God Goes Where He’s Wanted

God Goes Where He’s Wanted

Luke 1.26-38

James C. Denison

The Golden Compass opened on Friday. Starring Nicole Kidman and Daniel Craig (the new James Bond), the movie is a spectacular fantasy on the lines of the Lord of the Rings trilogy and The Chronicles of Narnia. But unlike the classics by J. R. R. Tolkien and C. S. Lewis, The Golden Compass was written by a man who says, “my books are about killing God.”

Philip Pullman, author of The Golden Compass and son of an Anglican clergyman, long ago left the faith of his father. The Golden Compass is the first volume in a trilogy which ends with the death of God and the “liberation” of humanity. The film downplays the anti-Christian elements of the first book, intending to make enough money to produce the second and third novels with all their explicit anti-Christian content. When the trilogy ends, “God” dies, dissolving into thin air, and we are free to set up a “Republic” of human self-fulfillment on earth.

Unfortunately, Philip Pullman is not the only person who wonders if the Christ of Christmas is who we say he is. If God really came to earth in the flesh, why isn’t the world a better place? There was conflict in the Middle East when Christmas came; there is still today. The global economy was prone to highs followed by “corrections” and recessions; it still is. If God really relocated to our planet, why is life the way it is?

Do you need Christmas to be more than a holiday in your marriage and family? Your health and finances? Your career or school?

Bestselling author Philip Yancy: “As I travel, I have observed a pattern, a strange historical phenomenon of God ‘moving’ geographically from the Middle East, to Europe to North America to the developing world. My theory is this: God goes where he’s wanted.” Let’s see if he’s right, and why the answer matters so much to your life and soul this Advent season.

Who is Gabriel?

Last week you heard from Isaiah, the prophet who predicted the coming of Christmas. Today we’ll hear from the angel sent to announce that the time of Advent had come. His name was Gabriel, which means “God is my warrior.”

He was an “archangel,” or a chief angel. Michael and he are the only angels named in the holy Scriptures, though Jewish tradition named Sariel and Raphael as the other two archangels. Ancient Israelites wrote their four names on the shields of their soldiers in battle. They thought of them primarily as warriors, as God often granted them the power of life and death.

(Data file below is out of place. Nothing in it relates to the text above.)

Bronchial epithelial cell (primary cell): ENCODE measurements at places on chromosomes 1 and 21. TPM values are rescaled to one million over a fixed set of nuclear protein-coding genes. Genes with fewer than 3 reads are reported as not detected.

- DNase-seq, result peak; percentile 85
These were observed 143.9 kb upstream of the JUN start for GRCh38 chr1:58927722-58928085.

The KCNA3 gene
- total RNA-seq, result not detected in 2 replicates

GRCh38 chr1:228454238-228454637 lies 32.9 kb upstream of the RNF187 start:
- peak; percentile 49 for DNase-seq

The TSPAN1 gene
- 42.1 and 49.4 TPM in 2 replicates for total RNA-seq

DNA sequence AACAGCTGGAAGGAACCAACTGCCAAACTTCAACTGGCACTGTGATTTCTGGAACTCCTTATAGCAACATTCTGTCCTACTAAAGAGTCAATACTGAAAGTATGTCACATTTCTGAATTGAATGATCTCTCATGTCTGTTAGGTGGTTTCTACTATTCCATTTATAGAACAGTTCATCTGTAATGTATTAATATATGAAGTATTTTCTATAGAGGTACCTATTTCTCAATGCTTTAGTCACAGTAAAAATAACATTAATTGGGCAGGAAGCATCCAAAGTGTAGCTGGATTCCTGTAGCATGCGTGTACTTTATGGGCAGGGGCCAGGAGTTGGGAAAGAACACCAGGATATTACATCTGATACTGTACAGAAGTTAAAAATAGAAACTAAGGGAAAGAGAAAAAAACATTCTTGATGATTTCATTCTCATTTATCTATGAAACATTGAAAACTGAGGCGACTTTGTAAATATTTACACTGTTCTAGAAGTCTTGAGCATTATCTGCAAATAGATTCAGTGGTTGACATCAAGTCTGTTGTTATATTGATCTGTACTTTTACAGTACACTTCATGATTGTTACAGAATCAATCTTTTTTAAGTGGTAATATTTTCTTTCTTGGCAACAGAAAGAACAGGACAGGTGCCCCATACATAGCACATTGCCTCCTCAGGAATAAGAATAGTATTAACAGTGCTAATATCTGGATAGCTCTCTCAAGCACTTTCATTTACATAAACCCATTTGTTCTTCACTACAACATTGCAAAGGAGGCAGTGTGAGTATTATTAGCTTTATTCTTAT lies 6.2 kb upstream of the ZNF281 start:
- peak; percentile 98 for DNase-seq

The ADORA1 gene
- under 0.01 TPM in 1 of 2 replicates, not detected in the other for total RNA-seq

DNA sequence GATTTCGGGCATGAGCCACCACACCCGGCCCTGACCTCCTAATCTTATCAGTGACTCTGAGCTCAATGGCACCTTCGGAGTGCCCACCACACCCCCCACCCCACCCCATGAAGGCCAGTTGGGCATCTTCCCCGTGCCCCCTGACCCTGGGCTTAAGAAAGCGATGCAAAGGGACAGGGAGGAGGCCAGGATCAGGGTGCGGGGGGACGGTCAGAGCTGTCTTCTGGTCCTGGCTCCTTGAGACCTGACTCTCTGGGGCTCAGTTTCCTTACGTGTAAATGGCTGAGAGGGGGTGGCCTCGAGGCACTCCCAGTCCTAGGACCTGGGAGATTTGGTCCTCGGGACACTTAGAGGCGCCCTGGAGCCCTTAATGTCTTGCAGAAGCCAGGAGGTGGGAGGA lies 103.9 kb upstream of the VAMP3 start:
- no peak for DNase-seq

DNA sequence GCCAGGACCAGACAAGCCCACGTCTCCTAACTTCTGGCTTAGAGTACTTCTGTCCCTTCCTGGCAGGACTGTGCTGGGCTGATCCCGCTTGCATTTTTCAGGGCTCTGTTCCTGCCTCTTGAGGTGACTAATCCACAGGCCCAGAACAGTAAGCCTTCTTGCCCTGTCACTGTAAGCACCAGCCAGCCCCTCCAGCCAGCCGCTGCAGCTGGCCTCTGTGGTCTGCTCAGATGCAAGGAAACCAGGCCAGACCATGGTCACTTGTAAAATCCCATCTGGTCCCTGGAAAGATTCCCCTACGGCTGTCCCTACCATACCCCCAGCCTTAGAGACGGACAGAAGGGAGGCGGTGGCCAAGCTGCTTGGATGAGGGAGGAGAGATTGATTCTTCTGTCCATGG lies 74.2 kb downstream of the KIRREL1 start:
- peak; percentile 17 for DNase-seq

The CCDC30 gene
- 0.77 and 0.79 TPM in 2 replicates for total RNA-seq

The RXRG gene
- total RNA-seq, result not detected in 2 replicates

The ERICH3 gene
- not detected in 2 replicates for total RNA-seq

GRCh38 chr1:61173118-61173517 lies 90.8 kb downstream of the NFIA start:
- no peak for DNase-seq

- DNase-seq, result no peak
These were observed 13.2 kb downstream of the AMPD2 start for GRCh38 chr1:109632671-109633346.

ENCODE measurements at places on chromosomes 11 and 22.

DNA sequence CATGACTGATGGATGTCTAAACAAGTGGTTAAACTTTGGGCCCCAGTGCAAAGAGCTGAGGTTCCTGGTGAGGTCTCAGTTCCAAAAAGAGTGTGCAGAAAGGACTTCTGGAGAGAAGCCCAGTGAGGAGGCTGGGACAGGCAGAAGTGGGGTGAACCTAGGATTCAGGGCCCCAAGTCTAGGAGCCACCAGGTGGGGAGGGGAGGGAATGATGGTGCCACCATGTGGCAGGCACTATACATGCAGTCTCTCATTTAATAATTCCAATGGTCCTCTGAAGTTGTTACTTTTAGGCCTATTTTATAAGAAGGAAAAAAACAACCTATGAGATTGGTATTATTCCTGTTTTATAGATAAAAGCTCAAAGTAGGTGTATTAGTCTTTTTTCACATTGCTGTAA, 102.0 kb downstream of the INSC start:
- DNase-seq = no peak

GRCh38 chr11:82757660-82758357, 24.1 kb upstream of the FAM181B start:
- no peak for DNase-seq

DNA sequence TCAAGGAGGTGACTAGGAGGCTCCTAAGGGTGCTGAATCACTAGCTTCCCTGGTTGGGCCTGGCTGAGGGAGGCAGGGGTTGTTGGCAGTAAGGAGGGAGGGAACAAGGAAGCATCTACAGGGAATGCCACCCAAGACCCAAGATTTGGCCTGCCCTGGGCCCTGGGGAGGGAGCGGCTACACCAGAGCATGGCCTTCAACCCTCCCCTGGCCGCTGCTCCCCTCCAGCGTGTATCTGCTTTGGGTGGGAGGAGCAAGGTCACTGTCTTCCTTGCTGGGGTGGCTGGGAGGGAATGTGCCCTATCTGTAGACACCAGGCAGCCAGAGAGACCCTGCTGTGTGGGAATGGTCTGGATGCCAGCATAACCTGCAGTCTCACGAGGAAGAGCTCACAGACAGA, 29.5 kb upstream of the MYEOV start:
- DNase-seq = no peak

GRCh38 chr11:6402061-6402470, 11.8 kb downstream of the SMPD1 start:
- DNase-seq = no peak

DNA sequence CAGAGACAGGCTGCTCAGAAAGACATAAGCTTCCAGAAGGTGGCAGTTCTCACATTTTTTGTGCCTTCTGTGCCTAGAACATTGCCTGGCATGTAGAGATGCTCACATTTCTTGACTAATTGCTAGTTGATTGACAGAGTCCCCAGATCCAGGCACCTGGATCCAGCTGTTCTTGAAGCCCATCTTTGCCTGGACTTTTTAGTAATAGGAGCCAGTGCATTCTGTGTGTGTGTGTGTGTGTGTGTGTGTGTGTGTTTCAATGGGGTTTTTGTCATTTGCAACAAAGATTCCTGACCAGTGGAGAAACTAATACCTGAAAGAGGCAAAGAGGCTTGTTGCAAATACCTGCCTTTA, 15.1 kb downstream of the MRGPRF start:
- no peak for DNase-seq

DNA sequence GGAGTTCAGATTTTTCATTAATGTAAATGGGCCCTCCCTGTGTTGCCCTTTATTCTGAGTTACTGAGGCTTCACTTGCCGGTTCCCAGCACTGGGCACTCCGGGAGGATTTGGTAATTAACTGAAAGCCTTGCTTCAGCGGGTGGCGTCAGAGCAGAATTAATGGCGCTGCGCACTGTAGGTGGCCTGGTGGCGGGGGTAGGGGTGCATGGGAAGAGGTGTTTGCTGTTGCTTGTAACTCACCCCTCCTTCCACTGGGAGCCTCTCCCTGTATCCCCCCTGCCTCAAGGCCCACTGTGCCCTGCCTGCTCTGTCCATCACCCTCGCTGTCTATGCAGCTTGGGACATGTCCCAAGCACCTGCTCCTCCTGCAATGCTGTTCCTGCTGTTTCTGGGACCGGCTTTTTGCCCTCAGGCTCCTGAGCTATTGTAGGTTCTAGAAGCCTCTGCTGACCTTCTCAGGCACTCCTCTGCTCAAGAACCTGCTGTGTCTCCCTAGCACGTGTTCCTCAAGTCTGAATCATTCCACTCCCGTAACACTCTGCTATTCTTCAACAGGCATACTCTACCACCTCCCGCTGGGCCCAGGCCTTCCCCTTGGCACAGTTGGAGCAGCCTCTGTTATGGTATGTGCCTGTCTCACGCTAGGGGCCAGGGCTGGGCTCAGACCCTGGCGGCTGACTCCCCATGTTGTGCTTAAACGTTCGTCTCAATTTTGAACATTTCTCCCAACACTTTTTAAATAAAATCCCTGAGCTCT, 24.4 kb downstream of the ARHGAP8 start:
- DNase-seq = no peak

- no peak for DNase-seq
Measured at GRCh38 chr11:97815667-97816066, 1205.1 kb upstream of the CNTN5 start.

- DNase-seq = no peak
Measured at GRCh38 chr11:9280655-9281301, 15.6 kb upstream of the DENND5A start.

But Gabriel came in peace on that fateful day in Nazareth. On that day God sent him on the strangest of all missions–to go to a peasant teenager in a remote little village and enlist that girl in God’s plan to save the world.

Mary would be in the seventh grade in our society today. Understandably, she was “greatly troubled” by Gabriel’s coming (v. 29). She certainly didn’t understand how she could be the mother of the Messiah and yet a virgin (v. 34).

Now she must decide: would she surrender her life, her body, her family, her future to this strange and confusing word from God? Would you have done it?

You know what she told the archangel: “I am the Lord’s servant. May it be to me as you have said” (v. 38). She called herself the Lord’s “servant”–a handmaid or slave girl, one who must do the bidding of her owner and master. “May it be,” she said, an expression of absolute and total submission. She yielded her life completely to God that day. And history would forever be different because she did.

Why Mary?

Now, think of all those God could have chosen to be the mother of his Son–a daughter of the High Priest or member of the Sanhedrin, or one of the families of wealth and influence down south in Judah. Why her? Was it because of how she looked? Her popularity? Her possessions? Her abilities? Why was this peasant girl so “highly favored” (v. 28)? And how did God know she would submit to his will in this way?

She had already surrendered her body to God. She was indeed a “virgin,” as she claimed to be (v. 34). This was a surprising fact in first-century Nazareth.

Their village was constructed on a hillside, with a popular trade route below. This road, which connected Tyre and Sidon with Jerusalem, was crowded with Roman soldiers, Greek merchants, and travelers from around the world. Many of the village girls dressed and acted so as to attract the men traveling along this route, seeing them as their way out of Nazareth to the larger world. But not Mary–she kept herself pure.

She had surrendered her mind to God as well. Remember the song she sang upon meeting her relative Elizabeth after the Messiah had been conceived in her womb (vs. 46-56). It is one of the finest psalms of praise in all God’s word, composed from passages in Exodus, 1 Samuel, Psalms, Isaiah, and Micah. This seventh-grade girl had memorized these parts of the word of God, and used them to worship her Lord and God. She knew the word and will of the Lord, through years of study and devotion. She had surrendered her mind to God.